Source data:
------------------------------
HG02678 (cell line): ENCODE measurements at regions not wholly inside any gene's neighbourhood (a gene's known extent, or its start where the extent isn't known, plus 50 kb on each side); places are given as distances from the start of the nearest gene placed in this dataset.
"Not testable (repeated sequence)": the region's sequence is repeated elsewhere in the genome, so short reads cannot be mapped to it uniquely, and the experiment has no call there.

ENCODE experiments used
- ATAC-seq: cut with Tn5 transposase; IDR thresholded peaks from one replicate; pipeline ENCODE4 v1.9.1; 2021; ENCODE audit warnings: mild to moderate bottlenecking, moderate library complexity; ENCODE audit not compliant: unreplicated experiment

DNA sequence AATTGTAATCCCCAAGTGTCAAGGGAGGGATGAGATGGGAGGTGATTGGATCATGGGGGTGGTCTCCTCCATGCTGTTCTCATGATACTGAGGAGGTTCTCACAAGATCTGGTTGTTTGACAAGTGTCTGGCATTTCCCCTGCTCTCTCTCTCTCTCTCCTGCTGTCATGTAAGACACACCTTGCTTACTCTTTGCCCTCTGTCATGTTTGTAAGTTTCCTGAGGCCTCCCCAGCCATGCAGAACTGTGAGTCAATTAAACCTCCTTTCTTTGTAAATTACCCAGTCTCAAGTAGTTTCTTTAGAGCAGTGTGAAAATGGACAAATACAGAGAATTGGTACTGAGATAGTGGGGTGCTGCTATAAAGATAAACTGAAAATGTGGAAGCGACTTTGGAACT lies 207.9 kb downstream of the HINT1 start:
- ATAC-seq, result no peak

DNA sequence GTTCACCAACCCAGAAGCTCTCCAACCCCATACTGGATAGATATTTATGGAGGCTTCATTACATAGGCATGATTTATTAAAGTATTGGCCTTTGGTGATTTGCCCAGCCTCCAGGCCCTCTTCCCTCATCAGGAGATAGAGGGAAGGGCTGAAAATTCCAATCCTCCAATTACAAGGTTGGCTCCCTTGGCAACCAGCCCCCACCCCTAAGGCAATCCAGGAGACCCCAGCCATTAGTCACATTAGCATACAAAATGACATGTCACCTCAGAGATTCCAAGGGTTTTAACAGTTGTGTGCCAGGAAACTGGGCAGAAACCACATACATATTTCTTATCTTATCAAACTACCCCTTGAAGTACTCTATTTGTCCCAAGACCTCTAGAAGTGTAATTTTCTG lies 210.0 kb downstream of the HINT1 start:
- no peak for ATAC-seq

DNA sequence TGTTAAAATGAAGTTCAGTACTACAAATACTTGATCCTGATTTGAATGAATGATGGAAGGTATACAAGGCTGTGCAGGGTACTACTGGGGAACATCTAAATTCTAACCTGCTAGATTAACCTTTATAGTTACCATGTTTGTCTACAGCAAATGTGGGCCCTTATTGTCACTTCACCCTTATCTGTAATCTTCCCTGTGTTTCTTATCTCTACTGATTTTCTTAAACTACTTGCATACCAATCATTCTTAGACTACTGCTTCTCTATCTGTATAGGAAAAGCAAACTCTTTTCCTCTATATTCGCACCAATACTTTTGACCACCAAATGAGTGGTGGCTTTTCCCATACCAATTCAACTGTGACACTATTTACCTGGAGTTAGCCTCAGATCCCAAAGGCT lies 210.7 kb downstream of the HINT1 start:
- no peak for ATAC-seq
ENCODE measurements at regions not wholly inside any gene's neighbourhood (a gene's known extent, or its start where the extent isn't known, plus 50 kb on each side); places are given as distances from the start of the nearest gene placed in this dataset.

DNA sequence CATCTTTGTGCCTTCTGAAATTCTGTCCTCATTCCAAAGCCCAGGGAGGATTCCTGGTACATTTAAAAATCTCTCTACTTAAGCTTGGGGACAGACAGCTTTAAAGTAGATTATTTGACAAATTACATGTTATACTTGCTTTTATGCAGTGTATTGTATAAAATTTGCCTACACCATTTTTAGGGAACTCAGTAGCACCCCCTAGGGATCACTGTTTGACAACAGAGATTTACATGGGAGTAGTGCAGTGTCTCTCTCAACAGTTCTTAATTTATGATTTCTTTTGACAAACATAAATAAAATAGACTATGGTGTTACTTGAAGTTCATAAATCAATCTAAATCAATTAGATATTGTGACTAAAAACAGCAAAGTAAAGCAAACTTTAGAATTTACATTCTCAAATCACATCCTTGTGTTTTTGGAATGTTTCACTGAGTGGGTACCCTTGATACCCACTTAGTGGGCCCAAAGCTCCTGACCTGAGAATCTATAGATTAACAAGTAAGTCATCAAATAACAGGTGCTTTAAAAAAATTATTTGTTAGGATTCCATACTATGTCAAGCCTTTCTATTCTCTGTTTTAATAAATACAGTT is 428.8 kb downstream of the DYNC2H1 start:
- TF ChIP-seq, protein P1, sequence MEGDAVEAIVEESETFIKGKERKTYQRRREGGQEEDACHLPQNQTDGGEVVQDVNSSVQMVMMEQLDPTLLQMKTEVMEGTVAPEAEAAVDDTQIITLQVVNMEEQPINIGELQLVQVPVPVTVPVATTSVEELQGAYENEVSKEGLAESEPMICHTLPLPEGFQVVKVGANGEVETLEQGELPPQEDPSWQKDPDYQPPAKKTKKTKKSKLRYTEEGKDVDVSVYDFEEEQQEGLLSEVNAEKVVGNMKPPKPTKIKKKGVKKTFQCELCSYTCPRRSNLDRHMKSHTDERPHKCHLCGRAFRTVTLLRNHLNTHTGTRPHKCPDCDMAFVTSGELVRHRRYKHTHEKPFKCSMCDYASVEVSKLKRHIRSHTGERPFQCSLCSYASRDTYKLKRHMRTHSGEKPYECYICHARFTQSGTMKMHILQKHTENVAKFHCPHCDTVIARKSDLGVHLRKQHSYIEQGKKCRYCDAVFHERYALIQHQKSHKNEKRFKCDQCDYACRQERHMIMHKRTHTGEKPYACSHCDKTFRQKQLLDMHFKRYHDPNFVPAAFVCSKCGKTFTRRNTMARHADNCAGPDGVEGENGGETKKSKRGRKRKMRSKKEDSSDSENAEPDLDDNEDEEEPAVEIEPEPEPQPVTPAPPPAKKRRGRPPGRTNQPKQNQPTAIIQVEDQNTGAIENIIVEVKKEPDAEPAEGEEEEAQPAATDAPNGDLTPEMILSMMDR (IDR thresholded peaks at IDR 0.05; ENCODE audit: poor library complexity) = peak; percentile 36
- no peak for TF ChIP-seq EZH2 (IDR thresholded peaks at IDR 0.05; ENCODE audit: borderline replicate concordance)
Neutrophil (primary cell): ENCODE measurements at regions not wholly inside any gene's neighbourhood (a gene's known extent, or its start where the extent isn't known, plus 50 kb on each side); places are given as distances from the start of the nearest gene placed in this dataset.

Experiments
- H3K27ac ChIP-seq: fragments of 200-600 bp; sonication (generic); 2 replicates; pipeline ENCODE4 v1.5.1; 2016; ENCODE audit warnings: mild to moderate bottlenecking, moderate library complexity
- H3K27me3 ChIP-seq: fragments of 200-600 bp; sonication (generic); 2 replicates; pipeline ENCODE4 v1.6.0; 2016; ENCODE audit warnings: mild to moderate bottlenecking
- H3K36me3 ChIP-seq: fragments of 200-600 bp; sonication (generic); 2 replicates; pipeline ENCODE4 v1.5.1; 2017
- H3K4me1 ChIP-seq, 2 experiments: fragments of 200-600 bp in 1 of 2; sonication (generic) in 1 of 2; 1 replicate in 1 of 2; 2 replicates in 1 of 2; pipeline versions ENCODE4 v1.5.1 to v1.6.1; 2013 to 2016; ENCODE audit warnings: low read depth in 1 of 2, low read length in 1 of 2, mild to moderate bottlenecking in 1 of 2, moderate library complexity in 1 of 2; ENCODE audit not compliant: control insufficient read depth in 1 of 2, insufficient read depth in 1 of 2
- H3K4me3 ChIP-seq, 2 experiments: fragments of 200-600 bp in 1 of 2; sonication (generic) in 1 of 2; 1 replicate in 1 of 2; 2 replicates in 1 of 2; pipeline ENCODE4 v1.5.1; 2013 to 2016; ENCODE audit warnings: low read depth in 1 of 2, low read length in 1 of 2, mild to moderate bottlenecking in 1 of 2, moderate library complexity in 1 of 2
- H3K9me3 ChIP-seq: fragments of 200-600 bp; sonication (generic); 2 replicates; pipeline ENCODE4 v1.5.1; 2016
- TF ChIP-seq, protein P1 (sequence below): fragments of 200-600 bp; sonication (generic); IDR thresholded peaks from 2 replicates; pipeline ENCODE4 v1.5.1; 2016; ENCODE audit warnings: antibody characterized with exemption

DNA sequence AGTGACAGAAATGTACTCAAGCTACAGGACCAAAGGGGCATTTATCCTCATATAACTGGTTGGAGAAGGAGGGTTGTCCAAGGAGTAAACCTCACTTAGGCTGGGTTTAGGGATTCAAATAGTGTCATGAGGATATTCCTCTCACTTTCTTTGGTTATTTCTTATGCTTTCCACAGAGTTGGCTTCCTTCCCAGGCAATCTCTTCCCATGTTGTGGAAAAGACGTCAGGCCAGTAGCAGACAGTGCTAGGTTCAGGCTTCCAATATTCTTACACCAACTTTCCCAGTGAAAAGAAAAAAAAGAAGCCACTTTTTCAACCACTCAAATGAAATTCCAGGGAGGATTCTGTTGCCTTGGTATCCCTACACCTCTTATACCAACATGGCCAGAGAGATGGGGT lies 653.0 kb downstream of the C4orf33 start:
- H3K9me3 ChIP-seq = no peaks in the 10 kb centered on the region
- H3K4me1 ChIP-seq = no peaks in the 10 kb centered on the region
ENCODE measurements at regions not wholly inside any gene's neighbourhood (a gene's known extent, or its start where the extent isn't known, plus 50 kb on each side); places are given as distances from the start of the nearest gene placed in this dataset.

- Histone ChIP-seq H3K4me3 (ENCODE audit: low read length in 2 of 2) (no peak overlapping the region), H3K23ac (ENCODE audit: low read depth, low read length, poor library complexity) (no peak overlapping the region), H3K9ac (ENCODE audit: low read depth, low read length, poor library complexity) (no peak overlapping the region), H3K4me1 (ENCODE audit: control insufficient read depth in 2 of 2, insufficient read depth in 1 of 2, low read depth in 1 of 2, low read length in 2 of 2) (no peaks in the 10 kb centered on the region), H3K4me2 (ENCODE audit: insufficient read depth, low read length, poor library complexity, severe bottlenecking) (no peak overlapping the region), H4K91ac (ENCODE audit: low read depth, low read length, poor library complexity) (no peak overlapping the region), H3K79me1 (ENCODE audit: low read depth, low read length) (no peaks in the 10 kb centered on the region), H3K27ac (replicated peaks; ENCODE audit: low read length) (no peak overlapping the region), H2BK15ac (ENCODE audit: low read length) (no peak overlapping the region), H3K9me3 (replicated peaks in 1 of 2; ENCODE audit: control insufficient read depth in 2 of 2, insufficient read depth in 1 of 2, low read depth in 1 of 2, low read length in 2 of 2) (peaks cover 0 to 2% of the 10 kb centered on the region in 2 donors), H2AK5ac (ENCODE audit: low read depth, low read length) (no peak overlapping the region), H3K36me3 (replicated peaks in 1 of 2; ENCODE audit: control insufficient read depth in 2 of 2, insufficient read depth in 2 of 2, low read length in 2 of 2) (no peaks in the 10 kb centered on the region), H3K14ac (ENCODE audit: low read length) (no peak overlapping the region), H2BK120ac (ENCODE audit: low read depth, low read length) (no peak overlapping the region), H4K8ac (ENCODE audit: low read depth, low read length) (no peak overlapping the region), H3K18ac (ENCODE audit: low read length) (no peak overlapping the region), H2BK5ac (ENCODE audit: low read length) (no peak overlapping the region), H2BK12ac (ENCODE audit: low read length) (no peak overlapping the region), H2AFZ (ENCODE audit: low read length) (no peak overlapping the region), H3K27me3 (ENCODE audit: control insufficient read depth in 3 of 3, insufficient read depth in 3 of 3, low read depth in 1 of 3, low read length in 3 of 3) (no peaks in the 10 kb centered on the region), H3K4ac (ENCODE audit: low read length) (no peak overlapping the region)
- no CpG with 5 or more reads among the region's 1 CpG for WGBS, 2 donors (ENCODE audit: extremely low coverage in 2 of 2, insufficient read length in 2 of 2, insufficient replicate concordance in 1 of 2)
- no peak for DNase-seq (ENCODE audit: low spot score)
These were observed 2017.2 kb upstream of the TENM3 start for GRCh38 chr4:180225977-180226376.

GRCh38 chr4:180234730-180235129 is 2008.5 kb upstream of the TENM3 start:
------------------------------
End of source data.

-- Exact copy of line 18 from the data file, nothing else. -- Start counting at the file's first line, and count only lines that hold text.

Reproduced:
- H3K27me3 ChIP-seq: fragments of 200-600 bp; sonication (generic); 2 replicates; pipeline ENCODE4 v1.6.0; 2016; ENCODE audit warnings: mild to moderate bottlenecking